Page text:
When I was a small child, barely able to see over the dining table, roast potatoes and Yorkshire puddings looked like a range of hills, some jagged, some round as parliament mounds. Slices of roast beef became cooled larval plates and vegetables a compost heap, like the one my dad forked and raked into submission, until the new additions joined the mass of grey. It was only when I had climbed onto my chair that I saw how ordinary it all was, and how temptingly delicious ‘ordinary’ can be.
I recall sitting to ‘Listen With Mother’, only Mother always fled the room having seated us and was long gone before the welcome music had stopped. I remember being immediately drawn into the story as the teller’s voice led me away from the pestilential; my woolly underpants, my too tight shoes, my nails bitten to the quick and beyond, my disappointment in life. I dreaded the end music. I waited, my heart on pause, as the story slowly came to its conclusion, the teller’s voice falling back to its final chord and my underpants reminding me of to disseminate. When I heard the music heralding the Archers, or, worse, the Shipping Forecast, I knew I was doomed, for that meant bedtime and darkness and utter loneliness. Until, that is, I picked up my book and moved immediately into a story not my own, a story fashioned from smoke and stars, wild water and silent red skies, of adventures and choice and freedom.
I am the same now. I do not choose woolly underpants, nor do I bite my nails to the quick and beyond, but I do feel a clutch in my heart when Steve Wright says, It’s time to go, and plays the end music. It is all about being thrust back into the so called disappointment. At five to five I leap up to turn off the radio. I do this because, I now realise, I don’t want that same pattern to repeat itself; that slump back into ordinary; the moment when I need to lift my reluctant self back into my life, when I must leave the story or the music behind and do things like cooking or bathing whilst wondering what on earth I can do to shorten the long hours of evening.
It was the same throughout the latter years of caring. Initially, when himself was still mobile, when he still enjoyed going out for a meal (our favourite thing) or playing scrabble beside a feisty woodburner and surrounded by candles and talk of what we would do tomorrow, I had no such slump when Steve Wright said, It’s time to go. It meant nothing. It was just a wee reminder that dinner might like to be prepared and that a warming bath with scented candles awaited both of us. I didn’t even mind his derisive snort at the festival of light I had prepared around the rim of the bath. For me, it meant stories, stories flickering on the ceiling, the plash of water as I moved, the shadows like creatures from another world, all showing me hope and choice and freedom. I could barely wait to get into bed for all the reading I would do throughout the night.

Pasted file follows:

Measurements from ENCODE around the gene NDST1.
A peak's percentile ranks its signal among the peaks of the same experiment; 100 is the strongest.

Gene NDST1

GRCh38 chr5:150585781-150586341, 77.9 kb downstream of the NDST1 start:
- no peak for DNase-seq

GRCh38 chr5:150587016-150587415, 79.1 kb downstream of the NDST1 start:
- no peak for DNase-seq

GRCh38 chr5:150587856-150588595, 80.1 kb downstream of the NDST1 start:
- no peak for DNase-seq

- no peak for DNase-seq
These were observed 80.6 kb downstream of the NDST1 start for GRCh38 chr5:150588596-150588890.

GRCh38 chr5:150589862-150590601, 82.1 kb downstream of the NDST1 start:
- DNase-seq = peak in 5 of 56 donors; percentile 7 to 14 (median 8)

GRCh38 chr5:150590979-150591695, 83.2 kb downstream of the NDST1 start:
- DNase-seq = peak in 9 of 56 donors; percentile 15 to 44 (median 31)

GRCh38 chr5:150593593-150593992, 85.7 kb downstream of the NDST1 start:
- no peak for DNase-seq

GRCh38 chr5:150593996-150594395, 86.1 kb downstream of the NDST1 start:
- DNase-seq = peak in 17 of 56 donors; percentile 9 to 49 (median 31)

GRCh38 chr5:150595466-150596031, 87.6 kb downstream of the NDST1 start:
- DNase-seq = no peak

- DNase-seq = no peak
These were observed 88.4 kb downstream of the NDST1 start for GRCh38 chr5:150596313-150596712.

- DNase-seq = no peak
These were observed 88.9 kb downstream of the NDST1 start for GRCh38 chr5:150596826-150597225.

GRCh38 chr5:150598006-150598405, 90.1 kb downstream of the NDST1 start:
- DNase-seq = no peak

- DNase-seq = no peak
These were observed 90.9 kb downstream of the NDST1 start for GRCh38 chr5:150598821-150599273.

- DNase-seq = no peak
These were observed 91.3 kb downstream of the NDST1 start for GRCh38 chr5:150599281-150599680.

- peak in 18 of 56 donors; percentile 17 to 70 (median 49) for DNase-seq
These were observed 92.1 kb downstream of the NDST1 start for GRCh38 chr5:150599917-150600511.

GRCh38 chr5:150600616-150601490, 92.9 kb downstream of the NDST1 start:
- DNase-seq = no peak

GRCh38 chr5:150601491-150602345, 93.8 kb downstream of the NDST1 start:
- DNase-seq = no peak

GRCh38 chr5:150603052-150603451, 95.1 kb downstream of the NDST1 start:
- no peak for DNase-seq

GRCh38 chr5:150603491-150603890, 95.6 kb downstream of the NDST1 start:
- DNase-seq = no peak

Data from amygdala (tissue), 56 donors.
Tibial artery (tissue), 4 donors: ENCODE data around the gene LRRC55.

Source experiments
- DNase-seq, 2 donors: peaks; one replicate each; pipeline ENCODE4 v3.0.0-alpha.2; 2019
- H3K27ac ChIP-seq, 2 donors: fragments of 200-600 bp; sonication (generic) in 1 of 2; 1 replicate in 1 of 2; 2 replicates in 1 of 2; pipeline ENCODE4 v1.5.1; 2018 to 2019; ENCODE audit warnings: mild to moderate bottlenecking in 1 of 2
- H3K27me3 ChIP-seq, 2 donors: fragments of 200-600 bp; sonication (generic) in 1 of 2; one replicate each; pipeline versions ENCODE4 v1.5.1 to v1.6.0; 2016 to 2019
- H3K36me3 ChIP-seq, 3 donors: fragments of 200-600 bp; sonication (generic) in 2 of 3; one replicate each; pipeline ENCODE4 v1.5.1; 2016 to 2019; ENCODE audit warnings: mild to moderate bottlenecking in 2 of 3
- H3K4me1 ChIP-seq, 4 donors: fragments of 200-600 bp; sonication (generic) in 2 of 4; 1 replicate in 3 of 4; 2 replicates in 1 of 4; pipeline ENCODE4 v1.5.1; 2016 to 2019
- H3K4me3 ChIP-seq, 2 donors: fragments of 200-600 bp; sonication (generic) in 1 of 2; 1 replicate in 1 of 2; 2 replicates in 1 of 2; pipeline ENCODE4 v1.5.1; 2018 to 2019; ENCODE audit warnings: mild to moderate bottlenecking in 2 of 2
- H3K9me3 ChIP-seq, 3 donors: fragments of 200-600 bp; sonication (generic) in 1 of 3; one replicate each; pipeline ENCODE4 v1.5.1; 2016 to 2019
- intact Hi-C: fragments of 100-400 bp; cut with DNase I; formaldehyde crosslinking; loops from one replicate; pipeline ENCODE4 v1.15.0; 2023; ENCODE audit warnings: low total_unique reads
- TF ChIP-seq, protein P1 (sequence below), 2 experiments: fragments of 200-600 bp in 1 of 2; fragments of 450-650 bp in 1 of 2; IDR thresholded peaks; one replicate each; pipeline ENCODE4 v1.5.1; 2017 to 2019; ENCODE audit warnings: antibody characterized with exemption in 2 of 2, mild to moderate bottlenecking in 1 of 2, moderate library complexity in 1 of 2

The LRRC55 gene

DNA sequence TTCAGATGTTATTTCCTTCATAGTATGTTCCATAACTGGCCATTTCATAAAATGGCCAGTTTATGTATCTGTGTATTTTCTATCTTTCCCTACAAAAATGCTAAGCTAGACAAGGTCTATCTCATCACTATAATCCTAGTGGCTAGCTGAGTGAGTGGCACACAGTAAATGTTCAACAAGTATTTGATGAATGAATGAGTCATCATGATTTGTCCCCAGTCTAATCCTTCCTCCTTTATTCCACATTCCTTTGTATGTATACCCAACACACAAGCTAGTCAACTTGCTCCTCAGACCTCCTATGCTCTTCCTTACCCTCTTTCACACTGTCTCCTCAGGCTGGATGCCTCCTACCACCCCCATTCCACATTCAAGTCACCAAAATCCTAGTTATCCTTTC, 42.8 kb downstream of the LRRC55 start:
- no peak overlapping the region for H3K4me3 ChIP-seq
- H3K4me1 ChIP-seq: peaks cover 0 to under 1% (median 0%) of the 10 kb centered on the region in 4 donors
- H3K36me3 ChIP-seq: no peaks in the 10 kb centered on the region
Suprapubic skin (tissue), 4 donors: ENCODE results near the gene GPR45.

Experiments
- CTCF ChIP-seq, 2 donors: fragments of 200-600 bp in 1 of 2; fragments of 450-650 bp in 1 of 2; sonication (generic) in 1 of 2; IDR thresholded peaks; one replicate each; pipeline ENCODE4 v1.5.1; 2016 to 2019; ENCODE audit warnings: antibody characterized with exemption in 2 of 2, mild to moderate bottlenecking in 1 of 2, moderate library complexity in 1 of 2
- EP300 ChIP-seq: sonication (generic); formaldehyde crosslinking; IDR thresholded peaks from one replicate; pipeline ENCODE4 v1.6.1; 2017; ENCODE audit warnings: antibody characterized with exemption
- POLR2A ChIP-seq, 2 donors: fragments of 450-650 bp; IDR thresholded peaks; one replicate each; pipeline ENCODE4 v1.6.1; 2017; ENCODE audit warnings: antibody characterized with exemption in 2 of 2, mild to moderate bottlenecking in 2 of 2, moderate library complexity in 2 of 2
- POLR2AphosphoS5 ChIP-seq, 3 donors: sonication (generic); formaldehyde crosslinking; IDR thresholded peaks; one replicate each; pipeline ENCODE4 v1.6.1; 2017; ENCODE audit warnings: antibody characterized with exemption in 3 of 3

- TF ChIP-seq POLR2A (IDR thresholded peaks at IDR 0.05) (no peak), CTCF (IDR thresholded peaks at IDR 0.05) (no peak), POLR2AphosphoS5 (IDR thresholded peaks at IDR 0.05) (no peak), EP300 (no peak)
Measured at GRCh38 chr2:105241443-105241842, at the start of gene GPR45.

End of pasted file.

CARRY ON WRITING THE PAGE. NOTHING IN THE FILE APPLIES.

Latterly, as he sickened and regressed into childhood, he wanted a supper of mulch at 4.30 and was ready for bed two hours later. Then I found little interest in cooking for one, for myself and absolutely no interest in the evening. He sat, headphones on, engaged on WhatsApp with who knows who or watching Casualty, something at which he would have scoffed away before, as mindless tripe. Now, alone, it thinks me. I connect again with the child who imagined a mountain range at eye level when it was just a plate of food to everyone else. It reminds me of the young wife and mother I once was who suddenly realised that life is ordinary. It reminds me of just a few years ago, when, pre-dementia diagnosis, I actually still believed things would change for the better, like in books but with me as the heroine.
Is the alternative, then, a slump into the ordinary? Hell NO!
To my delight, this child who saw mountains that became roast potatoes is alive and kicking within. I find her in the books I read, that curious child who longs to wander through the pages of a story. I ask myself, is this me hiding from the world? Perhaps. I ask, Am I going slowly mad, reading two books a week? Perhaps. Who will deny or confirm? Not I said the goose.
Well, that’s good enough for me. In stories, in books, in reading, I change my thinking. I learn, through novels, a new way to see an old thing. I find that ‘ordinary’ is not such a slump; but that ‘ordinary’ begs my light to shine from within and thus it lifts and lift until my ordinary is your extraordinary. Here’s my hand, I say, reaching down. I can pull you up and here’s a book. What book? you might ask? whilst grabbing my hand to avoid falling into the abyss. Oh, I reply. the one you need for now.
I read for survival and for pleasure. The well written word is more glorious to me than jewels; scratchy nickers and long empty evening, lose their power as do lost dinner dates and the ending of things. The light I find in books is endless and there is not ending in endless, for as long as people live and breathe and write, there will be stories upon stories upon stories, like a feast; like a roast dinner that looks one thing at eye level and quite another when ‘ordinary’. I have hauled my way up rocks and over mountains, through floods and deserts and only because I read books and books have always lit my way.
And as long as I live, I will keep that light on. I have ten grandchildren, and two step grandchildren and they all read and are ripe for books. That’s twelve potential families moving out into the future. Now that’s not ordinary at all.